9th St fixed, sort of

Following on to the post 9th St blocked by construction, the city has partially fixed the issue.

At the south edge of the sidewalk and bikeway closure, at L Street, there is now some signing, below. However, the signing and fencing do not meet ADA detectability requirements. Though there is more than one way of meeting detectability, an example graphic follows, showing a low bar across the entire width, detectable by canes used by vision impaired people. See my earlier post signs and diagrams for construction zones and construction zone solutions for more information on signing and barriers.

9th St at L St sidewalk closure signing

What would otherwise be a reasonable route and signing for northbound pedestrians is blocked by an open construction gate. This open gate was not being actively used in any way, it had just been left open. A person walking is forced to walk outside the crosswalk to get to the bypass.

9th St at L St bypass entrance and signing, blocked by construction gate

For southbound bicyclists on 9th Street at K Street, the diversion starts suddenly, pushing bicyclists into the traffic lane without warning. This is not necessary, the construction cone placed blocking the separated bikeway should not be there. This is just plain sloppiness. The bikeway could remain open, with a half block available to place signing that explains there will be a diversion and bypass ahead.

9th St blocked separated bikeway

Then there is the entrance to the walking and bicycling bypass, below. The same lack of detectable barriers as in the first item also exists here. If a vision limited walker encountered the construction fencing across the sidewalk, they would have no idea where the bypass is. The ‘sidewalk closed’ and ‘pedestrian detour’ signs are MUTCD compliant signs, MUTCD R9-9 and MUTCD M9-4b respectively, but they need to be placed on or above a detectable barrier, not on sawhorses which do not meet detectability requirements. The ‘bikes’ sign is a made-up sign, and because of its size, it intrudes into the shared bike and pedestrian space. I can imagine bicyclists hitting the sign on their way into the bypass. The correct sign for the location is actually MUTCD M9-4a, shown below.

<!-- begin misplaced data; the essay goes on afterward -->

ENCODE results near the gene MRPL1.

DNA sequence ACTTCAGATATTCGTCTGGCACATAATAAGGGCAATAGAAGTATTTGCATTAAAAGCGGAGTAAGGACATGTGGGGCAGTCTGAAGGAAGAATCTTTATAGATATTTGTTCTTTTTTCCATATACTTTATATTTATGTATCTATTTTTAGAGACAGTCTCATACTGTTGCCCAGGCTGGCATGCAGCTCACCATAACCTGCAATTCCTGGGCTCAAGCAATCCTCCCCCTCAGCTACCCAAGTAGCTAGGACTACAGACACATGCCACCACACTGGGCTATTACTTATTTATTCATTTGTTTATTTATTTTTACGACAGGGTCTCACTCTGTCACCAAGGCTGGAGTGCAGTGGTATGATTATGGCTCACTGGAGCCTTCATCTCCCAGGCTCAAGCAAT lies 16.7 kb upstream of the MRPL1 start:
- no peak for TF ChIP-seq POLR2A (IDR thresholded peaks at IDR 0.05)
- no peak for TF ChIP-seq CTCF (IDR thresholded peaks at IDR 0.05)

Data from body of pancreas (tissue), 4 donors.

9th St pedestrian and bicyclist bypass
MUTCD M4-9a right

It took about four weeks for the city and construction company to come up with and implement a new traffic control plan, which is ridiculous. If there had been a problem with motor vehicle traffic instead of for walkers and bicyclists, it would have been solved in less than a week. And it would have been done right. Either the new traffic control plan does not really meet ADA requirements, or the signing and barricades placed do not follow the traffic control plan. Remember, this is a city project, reconstruction of Capitol Park Hotel, so not only is the city responsible for managing streets, but also for managing the construction project. Take a look at the photos, or go walk or bicycle the section of 9th Street between K Street and L Street. The sloppiness of the work is glaring. As I’ve said before, the city does not care about walkers and bicyclists, and is not fulfilling its legal responsibilities.

Why is that I, a private citizen, continually have to tell the city when they are doing things wrong, and how to do it right?

Author: Dan Allison

Dan Allison is a Safe Routes to School Coordinator in the Sacramento area. Dan dances and backpacks, as much as possible.

3 thoughts on “9th St fixed, sort of”

  1. The city had promised a 12-foot wide shared bypass for bicyclists and pedestrians. I just measured the bypass, and it ranges between 5 feet and 6.5 feet. The orange plastic barricades being used to separate the bypass from the general purpose lane are 18 inches wide. The fence bases stick out 6 to 12 inches into the bypass area. I can’t absolute confirm that the construction fence was pushed out into the roadway, but I think it was.

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